Probably, they’d write something not like that. Welcome to my world. I guess it’s just a matter of “you’ve got to laugh or you’ll cry”, except that I have a unnecessarily complicated sense of humour.
[ Just When It’s Kind Of Not ‘Too Soon’ About Christchurch,
Devastating Wave In Japan Frustrates Satirist’s Urge To Quip About Natural Distasters]
I’ll accept there’s nothing funny when the earth breaks, destroying cities and snatching away lives. I was taught a joke can be as simple as an unexpected change in rhythmn, but I don’t think that’s what he meant. Although if the disaster were sped up and played, à la Benny Hill, to the tune of ‘Yakety Sax’, it might just work. .
[ Knock knock
Knock Bang BangCRASHCRASHCRASHCRASHThudSMASHRumbleRumble
Anyway: beyond that point, humanity gets involved. And people, as has been widely noted, are funny.
Thoughtful preachers will say God was not in the earthquake, but between the people in the seconds, hours and day that came afterwards. The thought applies to the ridiculous as much as the sublime.
[ Portaloo – Knowing my fate is to be with you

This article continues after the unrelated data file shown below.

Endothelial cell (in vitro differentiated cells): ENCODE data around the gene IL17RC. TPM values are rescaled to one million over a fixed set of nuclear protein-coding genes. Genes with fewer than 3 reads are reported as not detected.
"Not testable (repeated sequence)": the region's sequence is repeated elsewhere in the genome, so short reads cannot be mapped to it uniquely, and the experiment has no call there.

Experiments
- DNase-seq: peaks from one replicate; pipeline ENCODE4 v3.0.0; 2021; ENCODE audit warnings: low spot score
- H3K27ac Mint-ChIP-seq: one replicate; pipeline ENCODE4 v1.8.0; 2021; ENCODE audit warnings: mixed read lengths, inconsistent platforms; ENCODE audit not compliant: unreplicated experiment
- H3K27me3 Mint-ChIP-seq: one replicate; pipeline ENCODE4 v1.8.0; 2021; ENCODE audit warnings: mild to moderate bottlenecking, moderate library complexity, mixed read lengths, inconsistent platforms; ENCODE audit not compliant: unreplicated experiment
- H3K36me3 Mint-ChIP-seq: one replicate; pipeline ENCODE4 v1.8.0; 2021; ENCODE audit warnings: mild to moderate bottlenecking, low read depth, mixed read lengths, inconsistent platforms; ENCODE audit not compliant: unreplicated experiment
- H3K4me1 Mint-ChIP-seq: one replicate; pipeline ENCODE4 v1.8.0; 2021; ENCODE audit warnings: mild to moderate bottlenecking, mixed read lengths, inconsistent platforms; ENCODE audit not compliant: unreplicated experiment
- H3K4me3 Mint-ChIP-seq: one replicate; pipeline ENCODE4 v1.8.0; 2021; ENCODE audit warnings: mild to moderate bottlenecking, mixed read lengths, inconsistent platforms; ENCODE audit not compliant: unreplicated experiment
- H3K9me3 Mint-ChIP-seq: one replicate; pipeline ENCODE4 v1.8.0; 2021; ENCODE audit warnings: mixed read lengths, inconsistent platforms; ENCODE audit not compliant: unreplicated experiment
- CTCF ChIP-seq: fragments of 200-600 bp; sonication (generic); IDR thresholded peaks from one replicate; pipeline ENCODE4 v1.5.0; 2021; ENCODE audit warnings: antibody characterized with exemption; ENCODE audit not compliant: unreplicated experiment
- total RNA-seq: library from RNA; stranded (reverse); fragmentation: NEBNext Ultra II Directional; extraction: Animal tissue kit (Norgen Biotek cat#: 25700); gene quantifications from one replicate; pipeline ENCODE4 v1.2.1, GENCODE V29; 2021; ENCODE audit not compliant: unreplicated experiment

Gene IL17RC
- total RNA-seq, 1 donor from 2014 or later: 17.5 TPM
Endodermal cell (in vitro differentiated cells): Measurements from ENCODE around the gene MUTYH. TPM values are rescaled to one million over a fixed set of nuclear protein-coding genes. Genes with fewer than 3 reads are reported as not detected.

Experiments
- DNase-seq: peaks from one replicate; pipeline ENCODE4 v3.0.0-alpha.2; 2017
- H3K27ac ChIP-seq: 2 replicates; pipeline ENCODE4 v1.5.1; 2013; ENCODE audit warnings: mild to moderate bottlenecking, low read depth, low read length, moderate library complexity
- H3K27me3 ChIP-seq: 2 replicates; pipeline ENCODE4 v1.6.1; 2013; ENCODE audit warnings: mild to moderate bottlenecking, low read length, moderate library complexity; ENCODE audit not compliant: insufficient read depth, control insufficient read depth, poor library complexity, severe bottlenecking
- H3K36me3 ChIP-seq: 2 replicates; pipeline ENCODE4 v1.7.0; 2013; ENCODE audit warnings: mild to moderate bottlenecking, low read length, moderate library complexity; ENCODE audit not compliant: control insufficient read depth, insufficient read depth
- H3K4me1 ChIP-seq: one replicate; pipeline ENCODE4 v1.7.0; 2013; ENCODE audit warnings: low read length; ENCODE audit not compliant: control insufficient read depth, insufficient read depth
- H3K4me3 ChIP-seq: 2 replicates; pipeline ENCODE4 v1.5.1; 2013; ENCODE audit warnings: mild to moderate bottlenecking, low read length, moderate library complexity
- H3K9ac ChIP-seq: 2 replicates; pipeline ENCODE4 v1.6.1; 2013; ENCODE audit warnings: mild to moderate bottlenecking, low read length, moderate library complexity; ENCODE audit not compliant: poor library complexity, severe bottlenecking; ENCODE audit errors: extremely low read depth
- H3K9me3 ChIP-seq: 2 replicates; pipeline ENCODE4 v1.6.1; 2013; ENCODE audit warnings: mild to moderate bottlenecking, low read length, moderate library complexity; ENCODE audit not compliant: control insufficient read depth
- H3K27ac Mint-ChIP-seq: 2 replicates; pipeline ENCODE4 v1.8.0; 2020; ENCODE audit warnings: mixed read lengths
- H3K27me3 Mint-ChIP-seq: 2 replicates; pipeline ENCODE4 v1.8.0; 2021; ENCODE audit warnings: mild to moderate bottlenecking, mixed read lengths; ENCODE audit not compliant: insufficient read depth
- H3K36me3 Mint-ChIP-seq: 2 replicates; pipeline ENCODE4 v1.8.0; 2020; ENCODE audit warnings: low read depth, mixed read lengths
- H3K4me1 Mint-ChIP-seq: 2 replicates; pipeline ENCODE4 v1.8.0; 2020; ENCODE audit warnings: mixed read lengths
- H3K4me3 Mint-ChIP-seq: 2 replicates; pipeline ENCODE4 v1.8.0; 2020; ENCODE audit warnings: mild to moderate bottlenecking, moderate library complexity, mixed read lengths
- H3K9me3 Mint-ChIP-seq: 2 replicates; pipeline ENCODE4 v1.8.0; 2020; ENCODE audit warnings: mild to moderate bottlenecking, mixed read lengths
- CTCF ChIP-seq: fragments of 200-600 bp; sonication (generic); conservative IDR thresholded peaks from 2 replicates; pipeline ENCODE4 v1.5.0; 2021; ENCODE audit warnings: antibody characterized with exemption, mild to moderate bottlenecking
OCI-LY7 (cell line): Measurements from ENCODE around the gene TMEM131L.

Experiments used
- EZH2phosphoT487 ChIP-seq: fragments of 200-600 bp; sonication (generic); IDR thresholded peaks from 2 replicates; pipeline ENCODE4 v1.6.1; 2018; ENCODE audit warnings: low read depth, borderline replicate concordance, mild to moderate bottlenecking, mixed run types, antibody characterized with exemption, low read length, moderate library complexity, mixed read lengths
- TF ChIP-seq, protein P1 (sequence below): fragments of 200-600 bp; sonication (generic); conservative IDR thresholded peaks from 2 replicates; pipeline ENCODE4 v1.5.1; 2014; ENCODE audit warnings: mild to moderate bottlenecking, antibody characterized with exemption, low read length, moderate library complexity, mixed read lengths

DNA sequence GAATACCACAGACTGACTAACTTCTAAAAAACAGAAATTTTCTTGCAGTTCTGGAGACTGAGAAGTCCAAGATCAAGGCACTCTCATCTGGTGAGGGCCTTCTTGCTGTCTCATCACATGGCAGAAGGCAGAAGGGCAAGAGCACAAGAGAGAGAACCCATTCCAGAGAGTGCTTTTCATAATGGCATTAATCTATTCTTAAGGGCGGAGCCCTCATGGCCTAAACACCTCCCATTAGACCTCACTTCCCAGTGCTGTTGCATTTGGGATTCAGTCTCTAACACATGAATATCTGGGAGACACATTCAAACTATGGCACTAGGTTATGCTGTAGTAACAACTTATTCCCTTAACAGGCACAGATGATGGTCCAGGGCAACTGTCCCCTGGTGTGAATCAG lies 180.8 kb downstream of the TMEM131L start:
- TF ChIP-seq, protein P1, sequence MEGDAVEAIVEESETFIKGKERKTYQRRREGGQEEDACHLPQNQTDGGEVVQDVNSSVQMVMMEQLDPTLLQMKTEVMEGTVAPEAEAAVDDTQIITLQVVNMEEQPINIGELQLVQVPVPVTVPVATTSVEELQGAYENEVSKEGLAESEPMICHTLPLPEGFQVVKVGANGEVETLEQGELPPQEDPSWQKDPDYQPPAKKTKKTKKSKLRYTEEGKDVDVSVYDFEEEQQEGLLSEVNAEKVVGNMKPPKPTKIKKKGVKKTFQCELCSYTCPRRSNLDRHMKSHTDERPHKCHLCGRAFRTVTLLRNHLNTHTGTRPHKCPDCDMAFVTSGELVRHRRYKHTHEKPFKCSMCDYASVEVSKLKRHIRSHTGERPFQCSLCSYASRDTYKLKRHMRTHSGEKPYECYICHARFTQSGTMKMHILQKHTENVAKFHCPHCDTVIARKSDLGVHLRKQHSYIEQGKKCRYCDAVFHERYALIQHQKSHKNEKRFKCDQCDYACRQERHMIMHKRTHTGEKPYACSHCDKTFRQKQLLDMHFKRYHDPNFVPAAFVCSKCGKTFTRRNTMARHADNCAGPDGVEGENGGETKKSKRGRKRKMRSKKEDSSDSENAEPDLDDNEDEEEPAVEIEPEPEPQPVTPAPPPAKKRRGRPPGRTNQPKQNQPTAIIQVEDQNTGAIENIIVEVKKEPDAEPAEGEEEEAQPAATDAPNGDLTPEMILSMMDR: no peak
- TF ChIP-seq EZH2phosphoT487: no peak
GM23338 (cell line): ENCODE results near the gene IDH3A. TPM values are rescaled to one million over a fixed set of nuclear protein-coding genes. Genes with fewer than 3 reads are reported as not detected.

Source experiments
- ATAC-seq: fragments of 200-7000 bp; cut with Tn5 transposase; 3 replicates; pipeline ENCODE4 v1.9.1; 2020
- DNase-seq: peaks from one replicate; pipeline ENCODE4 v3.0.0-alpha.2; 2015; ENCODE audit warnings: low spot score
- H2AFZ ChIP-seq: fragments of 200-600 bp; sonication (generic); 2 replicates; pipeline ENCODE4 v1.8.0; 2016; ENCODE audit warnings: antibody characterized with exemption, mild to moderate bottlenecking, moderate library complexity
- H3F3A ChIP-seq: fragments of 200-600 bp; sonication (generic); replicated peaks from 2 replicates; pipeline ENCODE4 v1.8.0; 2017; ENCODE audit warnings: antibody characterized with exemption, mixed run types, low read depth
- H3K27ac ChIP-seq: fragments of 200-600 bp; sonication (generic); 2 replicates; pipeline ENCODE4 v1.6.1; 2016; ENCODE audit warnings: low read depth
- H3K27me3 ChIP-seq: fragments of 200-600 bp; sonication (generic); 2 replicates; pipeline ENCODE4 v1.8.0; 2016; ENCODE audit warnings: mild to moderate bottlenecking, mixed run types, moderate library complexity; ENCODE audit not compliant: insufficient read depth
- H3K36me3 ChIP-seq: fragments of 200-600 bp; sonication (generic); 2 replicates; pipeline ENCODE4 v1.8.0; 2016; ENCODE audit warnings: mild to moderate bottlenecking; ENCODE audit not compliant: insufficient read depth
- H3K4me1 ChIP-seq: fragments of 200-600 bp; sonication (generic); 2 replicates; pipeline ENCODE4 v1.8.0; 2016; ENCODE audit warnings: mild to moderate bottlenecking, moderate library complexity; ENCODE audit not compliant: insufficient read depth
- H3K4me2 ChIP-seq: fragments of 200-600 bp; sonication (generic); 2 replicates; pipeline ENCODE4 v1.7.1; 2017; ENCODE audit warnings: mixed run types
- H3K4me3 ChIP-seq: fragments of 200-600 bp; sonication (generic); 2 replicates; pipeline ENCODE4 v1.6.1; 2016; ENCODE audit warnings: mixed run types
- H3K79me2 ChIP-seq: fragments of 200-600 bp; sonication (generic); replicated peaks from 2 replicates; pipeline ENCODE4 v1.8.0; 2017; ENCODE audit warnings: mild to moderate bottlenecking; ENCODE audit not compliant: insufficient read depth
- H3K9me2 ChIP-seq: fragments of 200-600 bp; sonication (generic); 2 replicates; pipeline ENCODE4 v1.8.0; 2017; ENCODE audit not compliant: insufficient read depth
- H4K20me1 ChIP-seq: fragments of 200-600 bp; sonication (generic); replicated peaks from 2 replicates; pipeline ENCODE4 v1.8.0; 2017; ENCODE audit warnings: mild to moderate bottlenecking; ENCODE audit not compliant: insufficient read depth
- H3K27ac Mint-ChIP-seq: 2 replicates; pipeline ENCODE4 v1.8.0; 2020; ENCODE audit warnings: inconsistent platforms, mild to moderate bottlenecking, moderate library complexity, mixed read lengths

Portaloo – They’re finally placing my portaloo]
I mean, no matter what you think about Ken Ring – for example, that he’s a literal charlatan and a literal lunatic who’s too busy preying on the insecurities of a devastated population and concealing how badly his methods work to actually accept the conclusions of the scientific research he likes to cite – but Sunday’s 5.1 earthquake in Christchurch display immaculate comic timing.
I mean, the ground was all like, “Oh well: round about bedtime, I guess there’s not going to be any kind of earthquake OH WAIT THERE’S ONE! Guess you don’t get to tar and feather Ole Ken after all.”
There was also a 5.0 in Tauranga. Nobody cares.
[ I mean, I predicted something dramatic would happen to get the Welfare Working Group off the front pages.
But nobody puts me on the television.]